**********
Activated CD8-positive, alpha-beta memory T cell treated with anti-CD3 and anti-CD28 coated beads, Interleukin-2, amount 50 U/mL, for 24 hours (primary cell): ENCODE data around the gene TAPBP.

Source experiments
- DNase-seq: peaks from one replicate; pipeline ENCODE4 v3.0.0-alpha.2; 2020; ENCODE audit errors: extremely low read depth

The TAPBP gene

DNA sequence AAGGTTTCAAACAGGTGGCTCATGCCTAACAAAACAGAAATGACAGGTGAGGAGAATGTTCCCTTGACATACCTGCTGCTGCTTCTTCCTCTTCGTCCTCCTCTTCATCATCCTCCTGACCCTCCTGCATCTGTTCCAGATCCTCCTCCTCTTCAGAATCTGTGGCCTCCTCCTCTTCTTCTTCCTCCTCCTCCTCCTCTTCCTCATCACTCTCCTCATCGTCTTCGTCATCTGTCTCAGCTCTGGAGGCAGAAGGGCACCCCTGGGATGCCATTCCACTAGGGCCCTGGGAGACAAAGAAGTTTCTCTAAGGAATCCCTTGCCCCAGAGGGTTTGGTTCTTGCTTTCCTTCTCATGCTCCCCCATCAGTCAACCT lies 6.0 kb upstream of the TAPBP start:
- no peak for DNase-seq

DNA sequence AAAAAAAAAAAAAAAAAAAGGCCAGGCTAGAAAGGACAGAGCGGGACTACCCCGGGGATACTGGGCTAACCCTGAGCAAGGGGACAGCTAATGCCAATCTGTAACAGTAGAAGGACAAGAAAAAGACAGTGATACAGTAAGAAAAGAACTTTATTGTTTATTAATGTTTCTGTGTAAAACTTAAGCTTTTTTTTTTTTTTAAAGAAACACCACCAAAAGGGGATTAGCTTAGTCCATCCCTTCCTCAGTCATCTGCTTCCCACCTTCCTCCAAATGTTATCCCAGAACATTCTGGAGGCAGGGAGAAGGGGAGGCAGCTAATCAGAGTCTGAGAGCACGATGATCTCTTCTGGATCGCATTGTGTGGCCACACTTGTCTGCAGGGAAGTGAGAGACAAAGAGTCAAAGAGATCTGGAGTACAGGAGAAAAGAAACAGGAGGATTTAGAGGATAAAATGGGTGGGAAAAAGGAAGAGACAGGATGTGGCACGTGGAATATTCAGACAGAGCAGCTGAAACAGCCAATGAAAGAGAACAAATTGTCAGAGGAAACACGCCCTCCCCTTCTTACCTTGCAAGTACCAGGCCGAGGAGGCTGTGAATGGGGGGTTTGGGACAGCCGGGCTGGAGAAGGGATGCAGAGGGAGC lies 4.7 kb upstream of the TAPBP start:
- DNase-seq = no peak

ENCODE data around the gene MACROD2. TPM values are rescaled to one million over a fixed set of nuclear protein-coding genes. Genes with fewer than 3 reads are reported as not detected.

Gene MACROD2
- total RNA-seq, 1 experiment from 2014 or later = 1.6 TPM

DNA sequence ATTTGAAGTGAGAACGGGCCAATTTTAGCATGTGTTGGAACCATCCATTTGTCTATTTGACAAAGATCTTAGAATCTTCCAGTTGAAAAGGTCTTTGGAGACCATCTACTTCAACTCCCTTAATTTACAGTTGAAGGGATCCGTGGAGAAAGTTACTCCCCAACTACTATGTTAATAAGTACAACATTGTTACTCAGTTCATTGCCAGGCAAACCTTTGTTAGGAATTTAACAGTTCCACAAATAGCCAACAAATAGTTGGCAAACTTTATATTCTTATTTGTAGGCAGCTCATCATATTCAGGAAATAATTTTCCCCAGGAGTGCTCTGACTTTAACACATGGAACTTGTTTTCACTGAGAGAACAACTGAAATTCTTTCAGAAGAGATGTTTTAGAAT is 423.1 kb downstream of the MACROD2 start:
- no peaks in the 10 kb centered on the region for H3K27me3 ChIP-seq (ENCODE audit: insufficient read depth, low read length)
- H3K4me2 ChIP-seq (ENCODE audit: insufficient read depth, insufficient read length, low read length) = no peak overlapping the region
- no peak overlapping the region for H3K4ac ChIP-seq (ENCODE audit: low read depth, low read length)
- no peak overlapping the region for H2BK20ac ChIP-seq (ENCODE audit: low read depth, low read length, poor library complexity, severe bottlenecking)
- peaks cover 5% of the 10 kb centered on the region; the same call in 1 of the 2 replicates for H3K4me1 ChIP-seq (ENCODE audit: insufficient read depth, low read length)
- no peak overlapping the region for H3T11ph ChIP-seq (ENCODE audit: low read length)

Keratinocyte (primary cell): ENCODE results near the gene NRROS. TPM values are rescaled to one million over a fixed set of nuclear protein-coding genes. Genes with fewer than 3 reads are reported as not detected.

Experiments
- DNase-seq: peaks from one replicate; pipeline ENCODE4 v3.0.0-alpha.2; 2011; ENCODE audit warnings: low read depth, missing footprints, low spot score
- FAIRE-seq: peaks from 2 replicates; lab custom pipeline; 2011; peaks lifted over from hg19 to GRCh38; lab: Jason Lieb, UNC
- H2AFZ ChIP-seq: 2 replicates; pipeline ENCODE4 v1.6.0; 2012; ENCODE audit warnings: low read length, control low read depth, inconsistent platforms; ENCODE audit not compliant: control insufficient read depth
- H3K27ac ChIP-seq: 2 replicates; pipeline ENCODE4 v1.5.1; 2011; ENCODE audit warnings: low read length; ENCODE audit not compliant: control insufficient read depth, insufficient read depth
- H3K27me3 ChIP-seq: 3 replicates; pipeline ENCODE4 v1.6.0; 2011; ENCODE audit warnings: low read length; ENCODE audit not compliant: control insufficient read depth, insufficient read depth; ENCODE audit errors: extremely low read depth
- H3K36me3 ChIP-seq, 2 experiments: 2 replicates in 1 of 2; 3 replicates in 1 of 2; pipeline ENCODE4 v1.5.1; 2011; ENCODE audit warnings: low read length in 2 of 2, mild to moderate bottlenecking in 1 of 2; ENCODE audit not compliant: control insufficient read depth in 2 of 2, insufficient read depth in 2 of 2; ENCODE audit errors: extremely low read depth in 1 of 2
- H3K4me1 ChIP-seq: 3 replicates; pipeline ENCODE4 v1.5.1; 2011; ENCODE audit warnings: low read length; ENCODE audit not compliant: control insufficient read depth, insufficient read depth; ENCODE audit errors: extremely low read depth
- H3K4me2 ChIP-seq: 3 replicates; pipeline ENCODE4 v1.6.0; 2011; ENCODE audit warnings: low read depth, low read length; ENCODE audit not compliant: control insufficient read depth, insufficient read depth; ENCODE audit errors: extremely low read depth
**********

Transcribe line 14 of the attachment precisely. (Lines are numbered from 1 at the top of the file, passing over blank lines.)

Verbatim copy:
- H3K4me2 ChIP-seq (ENCODE audit: insufficient read depth, insufficient read length, low read length) = no peak overlapping the region